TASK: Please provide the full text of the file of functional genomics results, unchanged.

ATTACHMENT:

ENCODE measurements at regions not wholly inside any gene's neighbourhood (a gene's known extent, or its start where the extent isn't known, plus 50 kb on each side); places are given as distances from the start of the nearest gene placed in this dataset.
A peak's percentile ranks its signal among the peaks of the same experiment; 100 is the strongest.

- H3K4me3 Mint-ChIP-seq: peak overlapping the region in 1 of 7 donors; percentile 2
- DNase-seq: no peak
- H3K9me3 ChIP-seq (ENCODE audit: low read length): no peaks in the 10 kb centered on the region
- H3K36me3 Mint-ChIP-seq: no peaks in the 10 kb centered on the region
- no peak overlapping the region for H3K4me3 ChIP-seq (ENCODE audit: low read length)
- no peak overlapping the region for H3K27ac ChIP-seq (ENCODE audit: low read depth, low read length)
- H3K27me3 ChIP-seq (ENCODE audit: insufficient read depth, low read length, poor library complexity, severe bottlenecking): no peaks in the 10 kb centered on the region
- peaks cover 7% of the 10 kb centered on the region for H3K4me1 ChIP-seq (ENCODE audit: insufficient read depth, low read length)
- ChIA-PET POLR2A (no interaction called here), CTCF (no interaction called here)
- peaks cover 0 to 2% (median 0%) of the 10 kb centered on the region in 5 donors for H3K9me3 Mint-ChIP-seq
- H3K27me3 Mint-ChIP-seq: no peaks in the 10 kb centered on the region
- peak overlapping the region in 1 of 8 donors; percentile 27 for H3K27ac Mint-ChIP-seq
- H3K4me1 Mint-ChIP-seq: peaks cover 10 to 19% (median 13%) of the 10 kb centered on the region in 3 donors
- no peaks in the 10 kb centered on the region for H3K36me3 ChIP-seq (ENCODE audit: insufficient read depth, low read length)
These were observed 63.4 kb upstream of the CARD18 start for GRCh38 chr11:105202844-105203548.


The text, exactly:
ENCODE measurements at regions not wholly inside any gene's neighbourhood (a gene's known extent, or its start where the extent isn't known, plus 50 kb on each side); places are given as distances from the start of the nearest gene placed in this dataset.
A peak's percentile ranks its signal among the peaks of the same experiment; 100 is the strongest.

- H3K4me3 Mint-ChIP-seq: peak overlapping the region in 1 of 7 donors; percentile 2
- DNase-seq: no peak
- H3K9me3 ChIP-seq (ENCODE audit: low read length): no peaks in the 10 kb centered on the region
- H3K36me3 Mint-ChIP-seq: no peaks in the 10 kb centered on the region
- no peak overlapping the region for H3K4me3 ChIP-seq (ENCODE audit: low read length)
- no peak overlapping the region for H3K27ac ChIP-seq (ENCODE audit: low read depth, low read length)
- H3K27me3 ChIP-seq (ENCODE audit: insufficient read depth, low read length, poor library complexity, severe bottlenecking): no peaks in the 10 kb centered on the region
- peaks cover 7% of the 10 kb centered on the region for H3K4me1 ChIP-seq (ENCODE audit: insufficient read depth, low read length)
- ChIA-PET POLR2A (no interaction called here), CTCF (no interaction called here)
- peaks cover 0 to 2% (median 0%) of the 10 kb centered on the region in 5 donors for H3K9me3 Mint-ChIP-seq
- H3K27me3 Mint-ChIP-seq: no peaks in the 10 kb centered on the region
- peak overlapping the region in 1 of 8 donors; percentile 27 for H3K27ac Mint-ChIP-seq
- H3K4me1 Mint-ChIP-seq: peaks cover 10 to 19% (median 13%) of the 10 kb centered on the region in 3 donors
- no peaks in the 10 kb centered on the region for H3K36me3 ChIP-seq (ENCODE audit: insufficient read depth, low read length)
These were observed 63.4 kb upstream of the CARD18 start for GRCh38 chr11:105202844-105203548.